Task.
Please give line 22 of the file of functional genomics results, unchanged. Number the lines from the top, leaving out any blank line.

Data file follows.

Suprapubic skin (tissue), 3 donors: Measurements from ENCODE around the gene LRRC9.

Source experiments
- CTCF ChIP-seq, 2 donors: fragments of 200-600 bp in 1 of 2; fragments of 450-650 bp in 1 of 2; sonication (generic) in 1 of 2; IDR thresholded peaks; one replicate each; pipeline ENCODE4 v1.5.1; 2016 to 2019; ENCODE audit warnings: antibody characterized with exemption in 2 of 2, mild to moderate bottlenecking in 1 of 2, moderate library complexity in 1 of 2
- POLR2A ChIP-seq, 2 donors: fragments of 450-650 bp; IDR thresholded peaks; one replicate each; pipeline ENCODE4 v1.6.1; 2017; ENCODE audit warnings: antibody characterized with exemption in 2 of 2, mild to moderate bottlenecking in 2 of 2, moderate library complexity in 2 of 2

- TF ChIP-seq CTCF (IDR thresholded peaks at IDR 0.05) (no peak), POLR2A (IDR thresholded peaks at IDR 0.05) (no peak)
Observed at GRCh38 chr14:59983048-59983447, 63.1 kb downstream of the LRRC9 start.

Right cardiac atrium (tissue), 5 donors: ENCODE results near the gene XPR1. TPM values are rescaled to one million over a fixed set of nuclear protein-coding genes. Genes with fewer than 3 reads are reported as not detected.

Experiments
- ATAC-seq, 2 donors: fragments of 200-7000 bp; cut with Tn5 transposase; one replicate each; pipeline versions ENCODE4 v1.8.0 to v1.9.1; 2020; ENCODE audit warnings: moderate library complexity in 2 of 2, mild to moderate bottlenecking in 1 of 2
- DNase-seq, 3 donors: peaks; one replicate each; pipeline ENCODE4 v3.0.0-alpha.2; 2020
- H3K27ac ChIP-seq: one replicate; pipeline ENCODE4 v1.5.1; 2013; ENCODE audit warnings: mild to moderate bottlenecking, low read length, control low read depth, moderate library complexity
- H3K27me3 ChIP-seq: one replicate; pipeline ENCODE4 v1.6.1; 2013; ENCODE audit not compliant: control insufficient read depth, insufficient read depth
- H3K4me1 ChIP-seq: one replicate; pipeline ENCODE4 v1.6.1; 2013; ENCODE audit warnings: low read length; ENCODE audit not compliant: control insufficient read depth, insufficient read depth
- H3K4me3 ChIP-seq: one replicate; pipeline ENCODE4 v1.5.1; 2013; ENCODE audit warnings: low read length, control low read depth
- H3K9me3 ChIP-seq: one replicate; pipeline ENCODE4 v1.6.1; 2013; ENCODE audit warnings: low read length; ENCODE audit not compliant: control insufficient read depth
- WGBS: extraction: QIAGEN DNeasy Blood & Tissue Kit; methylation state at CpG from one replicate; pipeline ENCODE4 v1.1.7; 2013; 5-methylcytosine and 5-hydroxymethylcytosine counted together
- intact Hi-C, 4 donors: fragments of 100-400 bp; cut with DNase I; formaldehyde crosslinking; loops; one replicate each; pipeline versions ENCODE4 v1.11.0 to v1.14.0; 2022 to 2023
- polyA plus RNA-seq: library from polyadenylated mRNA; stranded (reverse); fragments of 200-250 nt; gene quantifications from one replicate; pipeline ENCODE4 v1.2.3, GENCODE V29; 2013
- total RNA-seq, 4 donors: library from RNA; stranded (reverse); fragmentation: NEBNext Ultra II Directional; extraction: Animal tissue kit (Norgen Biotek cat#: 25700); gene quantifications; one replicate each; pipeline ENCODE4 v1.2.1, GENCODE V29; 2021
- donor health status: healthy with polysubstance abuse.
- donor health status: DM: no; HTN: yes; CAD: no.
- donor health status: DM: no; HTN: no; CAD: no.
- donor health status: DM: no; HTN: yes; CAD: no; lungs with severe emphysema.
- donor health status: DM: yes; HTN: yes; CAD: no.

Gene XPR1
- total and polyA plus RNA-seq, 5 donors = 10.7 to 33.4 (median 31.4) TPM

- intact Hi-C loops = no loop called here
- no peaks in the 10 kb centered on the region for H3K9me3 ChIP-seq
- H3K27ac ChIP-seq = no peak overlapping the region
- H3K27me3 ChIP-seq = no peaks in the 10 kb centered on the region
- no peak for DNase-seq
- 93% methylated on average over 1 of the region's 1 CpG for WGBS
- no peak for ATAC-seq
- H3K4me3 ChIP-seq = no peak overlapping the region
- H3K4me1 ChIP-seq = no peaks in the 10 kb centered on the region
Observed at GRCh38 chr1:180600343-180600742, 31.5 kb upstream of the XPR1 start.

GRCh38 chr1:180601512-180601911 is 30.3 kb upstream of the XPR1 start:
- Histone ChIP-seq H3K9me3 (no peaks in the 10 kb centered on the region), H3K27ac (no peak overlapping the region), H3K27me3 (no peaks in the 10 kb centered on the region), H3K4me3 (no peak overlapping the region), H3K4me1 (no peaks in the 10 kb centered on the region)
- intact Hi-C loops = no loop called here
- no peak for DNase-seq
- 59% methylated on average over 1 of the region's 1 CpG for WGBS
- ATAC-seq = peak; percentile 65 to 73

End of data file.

- donor health status: DM: no; HTN: no; CAD: no.